Geron and researchers from the University of California have decided to work together to assess the company’s human embryonic stem cell (hESC) product, GRNOPC1, for Alzheimer disease. The work will be jointly funded by the firm and a university discovery research and training grant.
Geron’s clinical development program with GRNOPC1 has been on again and off again. It has been designed as a treatment for spinal cord injury but has not yet been tested in humans. The Phase I trial with GRNOPC1 was first put on hold in May 2008, then given the go-ahead in January 2009, but by August of last year, FDA had once again revoked its trial sanction. Dose-escalation data from animal studies prompted the last hold.
Geron and the University of California team will now evaluate GRNOPC1 in models of Alzheimer disease. The study is designed to assess whether memory shows recovery after transplantation of GRNOPC1. The research will be led by Frank M. LaFerla, Ph.D., director of the Institute for Brain Aging and Dementia at the University of California, Irvine.
“We are exploring a number of potential applications for GRNOPC1 in neurological disease in addition to spinal cord injury,” says Jane S. Lebkowski, Ph.D., Geron’s svp and CSO, regenerative medicine. “There are striking parallels between recent data on mouse stem cells in Alzheimer’s disease models and what we know about GRNOPC1.”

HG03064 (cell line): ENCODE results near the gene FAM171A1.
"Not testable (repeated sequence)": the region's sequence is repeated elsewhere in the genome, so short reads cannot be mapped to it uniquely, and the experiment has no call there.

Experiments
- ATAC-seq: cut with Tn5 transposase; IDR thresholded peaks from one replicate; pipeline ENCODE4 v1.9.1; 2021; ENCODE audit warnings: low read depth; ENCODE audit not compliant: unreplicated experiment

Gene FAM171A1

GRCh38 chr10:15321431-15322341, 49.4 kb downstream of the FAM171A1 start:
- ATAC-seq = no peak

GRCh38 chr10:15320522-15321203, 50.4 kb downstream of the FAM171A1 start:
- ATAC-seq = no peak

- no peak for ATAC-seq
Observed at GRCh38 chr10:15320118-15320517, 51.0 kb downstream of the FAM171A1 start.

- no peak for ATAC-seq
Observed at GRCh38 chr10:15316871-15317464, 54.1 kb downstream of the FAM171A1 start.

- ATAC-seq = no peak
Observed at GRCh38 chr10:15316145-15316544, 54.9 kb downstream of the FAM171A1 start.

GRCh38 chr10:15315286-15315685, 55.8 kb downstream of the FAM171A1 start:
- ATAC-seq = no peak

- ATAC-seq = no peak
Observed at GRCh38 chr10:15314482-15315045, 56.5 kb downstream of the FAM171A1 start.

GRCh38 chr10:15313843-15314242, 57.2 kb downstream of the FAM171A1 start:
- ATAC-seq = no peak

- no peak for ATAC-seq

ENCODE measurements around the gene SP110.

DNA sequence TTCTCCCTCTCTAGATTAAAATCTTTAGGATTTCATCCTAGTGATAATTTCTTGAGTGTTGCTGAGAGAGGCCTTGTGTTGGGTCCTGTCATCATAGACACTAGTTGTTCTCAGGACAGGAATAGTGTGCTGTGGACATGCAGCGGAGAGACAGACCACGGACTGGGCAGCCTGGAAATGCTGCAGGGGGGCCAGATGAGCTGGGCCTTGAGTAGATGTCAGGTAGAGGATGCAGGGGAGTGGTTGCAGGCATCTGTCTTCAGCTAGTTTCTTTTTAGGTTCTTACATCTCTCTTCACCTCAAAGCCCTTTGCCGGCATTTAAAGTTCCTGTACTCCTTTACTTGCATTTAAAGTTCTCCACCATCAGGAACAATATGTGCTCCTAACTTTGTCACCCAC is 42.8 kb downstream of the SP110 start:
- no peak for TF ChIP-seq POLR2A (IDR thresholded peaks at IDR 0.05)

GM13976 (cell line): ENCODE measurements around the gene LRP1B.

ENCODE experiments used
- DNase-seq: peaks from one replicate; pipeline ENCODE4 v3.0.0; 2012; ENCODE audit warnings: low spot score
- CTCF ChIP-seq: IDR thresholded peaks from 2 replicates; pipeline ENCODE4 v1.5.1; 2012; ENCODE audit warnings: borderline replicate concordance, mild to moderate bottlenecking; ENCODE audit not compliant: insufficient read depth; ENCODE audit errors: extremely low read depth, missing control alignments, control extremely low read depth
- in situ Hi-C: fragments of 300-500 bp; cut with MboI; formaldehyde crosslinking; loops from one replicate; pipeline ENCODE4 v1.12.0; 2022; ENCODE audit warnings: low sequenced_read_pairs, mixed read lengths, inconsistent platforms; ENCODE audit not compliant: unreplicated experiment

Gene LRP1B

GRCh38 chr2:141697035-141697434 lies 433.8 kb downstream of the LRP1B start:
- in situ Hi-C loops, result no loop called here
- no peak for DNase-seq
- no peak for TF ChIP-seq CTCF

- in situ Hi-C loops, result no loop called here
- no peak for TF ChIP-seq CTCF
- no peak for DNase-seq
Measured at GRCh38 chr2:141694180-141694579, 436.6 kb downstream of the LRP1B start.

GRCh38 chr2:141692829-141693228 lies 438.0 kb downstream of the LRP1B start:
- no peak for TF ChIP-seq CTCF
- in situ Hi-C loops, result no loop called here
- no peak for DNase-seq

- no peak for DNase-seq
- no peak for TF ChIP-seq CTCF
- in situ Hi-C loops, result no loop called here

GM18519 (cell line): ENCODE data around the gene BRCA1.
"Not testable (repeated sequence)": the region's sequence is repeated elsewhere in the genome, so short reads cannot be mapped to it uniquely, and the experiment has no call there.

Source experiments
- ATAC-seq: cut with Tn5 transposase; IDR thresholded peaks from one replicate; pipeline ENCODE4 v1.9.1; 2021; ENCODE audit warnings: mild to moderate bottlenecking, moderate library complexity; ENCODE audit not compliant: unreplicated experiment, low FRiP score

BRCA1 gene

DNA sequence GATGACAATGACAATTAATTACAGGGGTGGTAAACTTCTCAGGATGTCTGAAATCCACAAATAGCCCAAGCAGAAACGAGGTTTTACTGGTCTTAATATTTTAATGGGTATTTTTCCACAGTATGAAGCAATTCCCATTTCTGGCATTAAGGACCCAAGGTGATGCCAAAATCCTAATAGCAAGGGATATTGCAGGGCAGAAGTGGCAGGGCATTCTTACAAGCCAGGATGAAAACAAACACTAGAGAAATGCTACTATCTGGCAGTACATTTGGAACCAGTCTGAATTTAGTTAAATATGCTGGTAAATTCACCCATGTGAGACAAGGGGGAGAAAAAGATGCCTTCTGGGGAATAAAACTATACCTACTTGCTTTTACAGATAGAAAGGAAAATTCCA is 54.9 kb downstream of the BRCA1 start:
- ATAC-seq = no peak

In recent published studies including data that was published in August 2009 in Proceedings of the National Academy of Sciences, Dr. LaFerla and his colleagues demonstrated that defects in memory were improved by glial cells derived from mouse neural stem cells transplanted into the hippocampus of rodent models of Alzheimer disease.
“Our studies have provided insight into the potential reparative mechanism and the properties that are likely to be required of a human therapeutic cell population,” states Dr. LaFerla. “GRNOPC1 meets these criteria so we will now test this human cell product in Alzheimer’s models.”
GRNOPC1 contains the precursors to human glial cells, which matured and repaired the lesion site in rodent models of spinal cord injury. Additionally, the improvement in memory and the increase in synaptic density observed after injection of neural stem cells were found to be mediated, at least in part, by the neurotrophic factor BDNF, which is secreted from the transplanted cells. GRNOPC1 has been found to secrete BDNF as well as other neurotrophic factors.